Enhancing characters seems to be the easiest thing to do as far as characterizations go. Men, the ones who go off to war historically, now go off to battle with superpowers or superknowledge or supertechnology. For women, the enhanced character involves an advanced support system. It would be someone like Trinity: she is, while a heroine, not the person that is ultimately responsible for the fate of the world. So her role as a support system for Neo is given super-natural enhancements. I do not think this is a bad role for a female. However, if this is the only role females ever play, I think it would definitely be short-sighted of the literary community, just like it would be rather redundant to have only male-type female heroines.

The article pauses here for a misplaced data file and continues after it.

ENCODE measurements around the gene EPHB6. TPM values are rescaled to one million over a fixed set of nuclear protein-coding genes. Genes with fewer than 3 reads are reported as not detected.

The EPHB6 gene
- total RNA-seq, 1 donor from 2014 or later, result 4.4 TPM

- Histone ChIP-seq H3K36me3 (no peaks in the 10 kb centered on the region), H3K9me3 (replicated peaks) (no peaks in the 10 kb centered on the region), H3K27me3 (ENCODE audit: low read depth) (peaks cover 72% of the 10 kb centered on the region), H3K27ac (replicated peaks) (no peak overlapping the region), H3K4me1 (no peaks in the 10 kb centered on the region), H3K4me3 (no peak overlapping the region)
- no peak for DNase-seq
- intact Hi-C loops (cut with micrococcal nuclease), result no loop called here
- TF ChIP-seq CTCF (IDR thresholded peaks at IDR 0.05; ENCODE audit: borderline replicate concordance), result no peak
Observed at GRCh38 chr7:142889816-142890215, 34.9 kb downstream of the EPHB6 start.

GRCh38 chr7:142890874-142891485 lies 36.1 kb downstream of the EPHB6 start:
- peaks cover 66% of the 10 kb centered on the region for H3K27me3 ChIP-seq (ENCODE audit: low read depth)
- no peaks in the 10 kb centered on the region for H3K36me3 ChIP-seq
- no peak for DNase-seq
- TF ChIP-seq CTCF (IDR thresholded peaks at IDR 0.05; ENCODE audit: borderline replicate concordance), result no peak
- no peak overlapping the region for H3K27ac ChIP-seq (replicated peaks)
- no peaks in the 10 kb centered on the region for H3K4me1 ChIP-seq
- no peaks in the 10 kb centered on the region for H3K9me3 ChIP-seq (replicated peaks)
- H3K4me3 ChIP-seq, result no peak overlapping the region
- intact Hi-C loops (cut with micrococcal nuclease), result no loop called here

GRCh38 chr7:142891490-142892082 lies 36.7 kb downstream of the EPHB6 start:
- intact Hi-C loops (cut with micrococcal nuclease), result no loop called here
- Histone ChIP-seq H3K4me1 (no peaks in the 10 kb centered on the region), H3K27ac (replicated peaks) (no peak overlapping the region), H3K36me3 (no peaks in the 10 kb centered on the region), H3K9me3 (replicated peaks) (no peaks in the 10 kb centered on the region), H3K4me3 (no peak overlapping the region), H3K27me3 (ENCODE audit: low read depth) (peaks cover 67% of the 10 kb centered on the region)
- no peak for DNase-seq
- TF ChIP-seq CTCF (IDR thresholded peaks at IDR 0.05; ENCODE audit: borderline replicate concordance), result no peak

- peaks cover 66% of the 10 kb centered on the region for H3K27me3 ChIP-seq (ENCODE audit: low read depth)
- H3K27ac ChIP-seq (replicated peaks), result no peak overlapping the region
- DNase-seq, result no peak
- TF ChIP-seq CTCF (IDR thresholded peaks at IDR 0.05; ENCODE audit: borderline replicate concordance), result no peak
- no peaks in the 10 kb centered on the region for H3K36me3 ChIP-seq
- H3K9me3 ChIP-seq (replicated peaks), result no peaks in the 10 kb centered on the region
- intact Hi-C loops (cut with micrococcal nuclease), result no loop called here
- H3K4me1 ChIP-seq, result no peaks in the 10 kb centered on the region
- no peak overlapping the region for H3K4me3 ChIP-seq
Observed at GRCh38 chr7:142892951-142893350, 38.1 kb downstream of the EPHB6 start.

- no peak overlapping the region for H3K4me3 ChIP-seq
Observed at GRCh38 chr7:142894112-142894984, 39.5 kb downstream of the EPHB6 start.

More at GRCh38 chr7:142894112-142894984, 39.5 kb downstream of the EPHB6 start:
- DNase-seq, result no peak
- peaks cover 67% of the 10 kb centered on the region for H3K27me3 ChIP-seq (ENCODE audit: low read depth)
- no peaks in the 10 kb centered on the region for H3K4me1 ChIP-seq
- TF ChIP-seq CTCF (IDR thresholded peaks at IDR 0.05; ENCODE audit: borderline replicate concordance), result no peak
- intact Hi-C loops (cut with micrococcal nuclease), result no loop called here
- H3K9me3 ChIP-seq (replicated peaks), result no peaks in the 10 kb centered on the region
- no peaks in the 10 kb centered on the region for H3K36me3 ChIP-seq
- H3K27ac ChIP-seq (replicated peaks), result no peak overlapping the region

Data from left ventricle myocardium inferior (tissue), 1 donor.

Now, transferring traditional characteristics between males and females is not a bad thing, and it is not unprecedented. How many of you know a guy who is definitely straight, but is an awesome cook? Or a girl who is most definitely feminine, but a great mechanic (ie Angelina Jolie "gone in 60 seconds"--tho I'm not endorsing that as a great story :p)? Within the context of sci-fi/fantasy, this kind of thing just has to be enhanced in order for the woman to take on a truly central heroine status. Unfortunately, it is a very hard thing to write without turning the female (especially) into a "butch" character. I think Xena is a prime example of what-went-wrong. Her concept is great, but the writers just couldn't figure out how best to flesh her out and keep her true to her character. One of the few times I have seen this successfully pulled off is Robin McKinley's Aerin in the Hero and the Crown. She is feminine, she is the hero, and she gets two guys! Eat your heart out, James Bond! :D